Morning heart attacks are 'more severe'

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Written By:Abbie Smith New research has found that people who have aheart attackin the morning will suffer from approximately 20 per cent more damage t...

Written By: Abbie Smith

New research has found that people who have a heart attack in the morning will suffer from approximately 20 per cent more damage to their heart tissue than if they had a heart attack at any other time of the day.

Scientists believe that having a heart attack between the hours of 6am and noon is more serious because it is linked to the body’s natural sleep/awake cycle.

It is already an established fact that the body’s 24-hour clock can influence heart attack risk, as people are more likely to have a heart attack when they are waking up from sleep.

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However, until the new findings were published in the journal Heart, it was unclear what affect a morning heart attack had on the body.

As part of the study, Spanish researchers analysed data from 811 patients who had experienced a heart attack and split them into four different categories according to the time at which the heart attack occurred.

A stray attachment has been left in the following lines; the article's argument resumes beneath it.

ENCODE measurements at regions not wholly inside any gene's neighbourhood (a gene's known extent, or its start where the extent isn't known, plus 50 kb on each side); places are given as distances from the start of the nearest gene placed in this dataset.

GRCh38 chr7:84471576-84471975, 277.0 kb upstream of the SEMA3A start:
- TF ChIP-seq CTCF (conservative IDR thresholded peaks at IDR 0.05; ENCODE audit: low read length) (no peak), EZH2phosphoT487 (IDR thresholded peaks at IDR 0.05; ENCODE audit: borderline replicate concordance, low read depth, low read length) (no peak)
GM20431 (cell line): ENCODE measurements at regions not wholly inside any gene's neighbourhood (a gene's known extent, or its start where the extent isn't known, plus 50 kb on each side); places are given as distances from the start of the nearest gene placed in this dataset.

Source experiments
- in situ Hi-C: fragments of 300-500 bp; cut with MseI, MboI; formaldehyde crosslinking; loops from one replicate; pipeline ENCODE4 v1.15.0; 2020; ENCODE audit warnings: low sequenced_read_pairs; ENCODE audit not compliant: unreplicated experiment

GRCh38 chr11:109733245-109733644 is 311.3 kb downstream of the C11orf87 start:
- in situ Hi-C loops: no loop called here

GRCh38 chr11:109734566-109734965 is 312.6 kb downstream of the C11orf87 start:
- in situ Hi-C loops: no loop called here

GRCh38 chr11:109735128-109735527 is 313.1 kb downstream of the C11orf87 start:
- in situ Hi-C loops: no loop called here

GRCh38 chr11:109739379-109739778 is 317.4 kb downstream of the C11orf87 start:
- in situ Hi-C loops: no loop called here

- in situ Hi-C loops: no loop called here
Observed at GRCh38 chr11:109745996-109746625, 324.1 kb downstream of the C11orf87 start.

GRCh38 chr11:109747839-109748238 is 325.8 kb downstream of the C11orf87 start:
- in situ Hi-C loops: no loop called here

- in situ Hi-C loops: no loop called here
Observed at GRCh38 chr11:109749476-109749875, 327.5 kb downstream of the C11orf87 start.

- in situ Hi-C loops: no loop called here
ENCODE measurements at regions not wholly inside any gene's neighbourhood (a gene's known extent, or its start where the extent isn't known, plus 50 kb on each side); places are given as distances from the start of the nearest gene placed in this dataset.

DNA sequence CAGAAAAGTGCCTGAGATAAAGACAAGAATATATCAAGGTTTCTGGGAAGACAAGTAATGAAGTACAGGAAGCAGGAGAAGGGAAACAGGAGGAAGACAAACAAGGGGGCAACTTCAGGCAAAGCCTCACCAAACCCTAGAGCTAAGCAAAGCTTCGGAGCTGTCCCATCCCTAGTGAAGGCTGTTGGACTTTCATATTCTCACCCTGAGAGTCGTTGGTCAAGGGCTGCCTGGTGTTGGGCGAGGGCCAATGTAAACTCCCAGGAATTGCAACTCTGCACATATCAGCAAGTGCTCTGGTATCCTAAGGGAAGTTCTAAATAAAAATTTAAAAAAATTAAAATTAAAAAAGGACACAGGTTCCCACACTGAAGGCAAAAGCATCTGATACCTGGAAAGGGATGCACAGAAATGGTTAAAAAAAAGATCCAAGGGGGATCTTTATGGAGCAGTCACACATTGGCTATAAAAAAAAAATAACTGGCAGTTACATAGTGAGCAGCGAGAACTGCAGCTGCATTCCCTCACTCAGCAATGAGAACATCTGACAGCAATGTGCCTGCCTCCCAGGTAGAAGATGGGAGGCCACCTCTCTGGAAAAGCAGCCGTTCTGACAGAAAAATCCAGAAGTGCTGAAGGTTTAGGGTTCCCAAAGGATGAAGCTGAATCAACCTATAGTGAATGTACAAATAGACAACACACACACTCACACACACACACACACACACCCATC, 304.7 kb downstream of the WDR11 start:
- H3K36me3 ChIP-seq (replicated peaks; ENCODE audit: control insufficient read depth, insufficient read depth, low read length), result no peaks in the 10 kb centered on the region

They then measured the amount of dead tissue that was left after the heart attack by looking at the amount of certain enzymes in their blood.

The research team found that the patients in the ‘morning’ heart attack group had the highest levels of an enzyme that is an indicator of dying heart tissue.

Scientists believe that this result is an indication that morning heart attacks cause the most damage and result in the largest area of dead tissue.

Doctors are unsure why having a heart attack in the morning is more severe than having it in the afternoon or evening, but they believe it could link to natural changes that occur in the body.

Things like blood pressure and blood sugar levels have higher levels of concentration in the morning, and there is also a suspicion that the trend could be because people who experience chest pains at night do not seek help until the following morning.

Judy O’Sullivan, senior cardiac nurse at the British Heart Foundation, said: “This study provides some interesting observations. However further research is needed.”

She also said that regardless of the time of day, the quicker someone who is having a heart attack is treated the damage to their heart tissue will be reduced.


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